The appetise about the project still existed despite of there is no answer to some key questions:
• Why does a Chinese company care about how much I walk per day?​
• Why would they pay me for it?​
• And why is there somebody who sponsors for the whole project?​
The most recent crypto bubble has been fueled by nothing if not increasingly absurd promises to make easy money, a way to circumvent an economy that otherwise works you to the bone and makes everything unaffordable anyway. Being paid to walk was too easy — and that was exactly the appeal.

I saw Stepn as my way to experience a part of the world of crypto like most people do: with no research, on the blind impulse of someone who’s looking for an easy way to make money. Instead of directly learning about the project, I chose to read instructions on how to play through a website.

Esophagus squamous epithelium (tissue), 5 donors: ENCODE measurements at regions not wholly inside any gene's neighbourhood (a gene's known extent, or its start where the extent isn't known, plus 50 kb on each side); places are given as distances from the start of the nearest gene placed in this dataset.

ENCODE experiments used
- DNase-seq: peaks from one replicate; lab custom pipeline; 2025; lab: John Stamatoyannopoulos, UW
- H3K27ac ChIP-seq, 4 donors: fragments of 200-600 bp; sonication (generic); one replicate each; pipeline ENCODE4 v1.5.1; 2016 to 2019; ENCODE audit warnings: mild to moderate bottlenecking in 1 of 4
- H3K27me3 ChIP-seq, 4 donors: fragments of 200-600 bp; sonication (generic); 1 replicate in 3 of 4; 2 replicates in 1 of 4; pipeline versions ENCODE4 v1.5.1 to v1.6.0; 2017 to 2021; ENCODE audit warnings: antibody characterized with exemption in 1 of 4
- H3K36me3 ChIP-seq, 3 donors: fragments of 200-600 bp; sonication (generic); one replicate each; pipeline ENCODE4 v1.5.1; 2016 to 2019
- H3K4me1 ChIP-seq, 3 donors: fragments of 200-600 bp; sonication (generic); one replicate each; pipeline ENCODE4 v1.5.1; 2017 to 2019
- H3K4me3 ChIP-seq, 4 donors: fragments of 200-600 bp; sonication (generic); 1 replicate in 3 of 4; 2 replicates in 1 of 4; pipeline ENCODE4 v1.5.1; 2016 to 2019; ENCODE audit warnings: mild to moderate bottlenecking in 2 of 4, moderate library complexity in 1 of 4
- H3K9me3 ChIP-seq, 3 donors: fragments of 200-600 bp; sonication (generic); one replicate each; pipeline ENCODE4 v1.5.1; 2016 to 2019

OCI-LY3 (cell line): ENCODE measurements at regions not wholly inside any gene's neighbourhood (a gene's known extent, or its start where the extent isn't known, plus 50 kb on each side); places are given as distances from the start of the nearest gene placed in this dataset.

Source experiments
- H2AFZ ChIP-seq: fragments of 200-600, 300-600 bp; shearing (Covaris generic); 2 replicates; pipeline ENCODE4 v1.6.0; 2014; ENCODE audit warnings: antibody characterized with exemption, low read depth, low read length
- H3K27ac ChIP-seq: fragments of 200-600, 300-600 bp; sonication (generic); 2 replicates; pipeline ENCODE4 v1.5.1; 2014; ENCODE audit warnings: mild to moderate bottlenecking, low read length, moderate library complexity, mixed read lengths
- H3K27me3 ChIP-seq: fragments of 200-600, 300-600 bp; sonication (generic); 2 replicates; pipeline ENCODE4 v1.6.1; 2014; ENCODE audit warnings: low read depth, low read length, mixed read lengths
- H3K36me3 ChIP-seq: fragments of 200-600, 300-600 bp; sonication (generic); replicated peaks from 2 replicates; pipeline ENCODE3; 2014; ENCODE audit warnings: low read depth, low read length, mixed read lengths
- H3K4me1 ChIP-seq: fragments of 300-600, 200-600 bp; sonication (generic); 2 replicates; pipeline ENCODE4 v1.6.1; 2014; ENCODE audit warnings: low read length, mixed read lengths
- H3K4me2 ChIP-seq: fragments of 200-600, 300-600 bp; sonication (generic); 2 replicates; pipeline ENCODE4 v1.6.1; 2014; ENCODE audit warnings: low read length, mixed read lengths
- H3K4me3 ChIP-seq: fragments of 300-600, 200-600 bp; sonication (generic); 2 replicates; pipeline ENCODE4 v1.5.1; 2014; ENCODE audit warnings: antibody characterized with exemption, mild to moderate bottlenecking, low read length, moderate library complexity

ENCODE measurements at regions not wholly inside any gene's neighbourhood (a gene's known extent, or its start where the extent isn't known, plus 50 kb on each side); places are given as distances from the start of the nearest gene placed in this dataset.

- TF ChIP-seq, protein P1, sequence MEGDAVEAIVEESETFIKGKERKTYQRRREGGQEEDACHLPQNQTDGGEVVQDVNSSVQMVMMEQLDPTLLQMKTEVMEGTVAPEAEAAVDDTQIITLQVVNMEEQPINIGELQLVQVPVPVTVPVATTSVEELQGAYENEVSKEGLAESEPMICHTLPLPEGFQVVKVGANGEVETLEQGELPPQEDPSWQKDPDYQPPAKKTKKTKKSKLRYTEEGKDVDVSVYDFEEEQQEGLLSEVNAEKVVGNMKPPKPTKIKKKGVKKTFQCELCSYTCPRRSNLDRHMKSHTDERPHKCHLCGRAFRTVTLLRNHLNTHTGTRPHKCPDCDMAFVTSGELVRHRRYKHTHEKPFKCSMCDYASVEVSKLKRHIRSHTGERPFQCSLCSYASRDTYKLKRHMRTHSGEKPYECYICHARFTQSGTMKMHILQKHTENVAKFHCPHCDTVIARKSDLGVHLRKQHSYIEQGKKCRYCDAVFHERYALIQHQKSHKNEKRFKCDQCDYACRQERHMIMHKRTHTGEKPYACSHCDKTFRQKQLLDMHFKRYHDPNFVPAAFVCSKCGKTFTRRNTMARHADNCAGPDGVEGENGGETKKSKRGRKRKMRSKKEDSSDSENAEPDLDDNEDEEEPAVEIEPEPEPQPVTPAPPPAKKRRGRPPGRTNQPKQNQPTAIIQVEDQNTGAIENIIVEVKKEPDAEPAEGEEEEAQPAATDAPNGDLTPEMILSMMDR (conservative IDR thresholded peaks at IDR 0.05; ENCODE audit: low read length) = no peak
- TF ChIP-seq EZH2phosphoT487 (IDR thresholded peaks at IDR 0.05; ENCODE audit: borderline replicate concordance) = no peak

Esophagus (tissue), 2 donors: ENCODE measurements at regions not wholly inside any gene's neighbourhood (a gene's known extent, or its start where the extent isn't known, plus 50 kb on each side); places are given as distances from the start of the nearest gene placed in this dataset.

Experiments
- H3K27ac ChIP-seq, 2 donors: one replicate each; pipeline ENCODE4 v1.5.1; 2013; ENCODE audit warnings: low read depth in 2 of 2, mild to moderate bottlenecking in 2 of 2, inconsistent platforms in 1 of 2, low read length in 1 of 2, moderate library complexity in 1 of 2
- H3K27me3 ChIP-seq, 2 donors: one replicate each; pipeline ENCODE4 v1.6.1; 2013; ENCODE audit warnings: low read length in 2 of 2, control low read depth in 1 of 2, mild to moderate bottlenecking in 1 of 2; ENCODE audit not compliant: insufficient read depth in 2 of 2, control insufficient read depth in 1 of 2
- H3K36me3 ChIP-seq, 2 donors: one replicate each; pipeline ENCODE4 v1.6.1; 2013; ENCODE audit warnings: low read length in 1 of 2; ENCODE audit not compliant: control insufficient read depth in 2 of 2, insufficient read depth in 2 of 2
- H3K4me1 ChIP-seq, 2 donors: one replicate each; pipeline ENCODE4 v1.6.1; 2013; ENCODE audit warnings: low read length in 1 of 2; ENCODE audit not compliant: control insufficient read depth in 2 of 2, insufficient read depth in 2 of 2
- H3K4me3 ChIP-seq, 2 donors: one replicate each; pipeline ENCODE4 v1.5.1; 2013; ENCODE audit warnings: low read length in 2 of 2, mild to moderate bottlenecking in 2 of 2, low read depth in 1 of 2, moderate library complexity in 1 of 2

In particular, before you start to earn money, Stepn requires you to buy a special sneaker-themed NFT. This NFT becomes your ticket to earn cryptocurrency from Stepn, which is called Green Satoshi Token (GST).

You could purchase different kinds of sneaker-themed NFT, depending on how fast you are going to go. Walkers sneakers are made for those who expected themselves to walk about 6km per hour, a pretty normal walking speed. This is the kind of sneaker that I had chosen.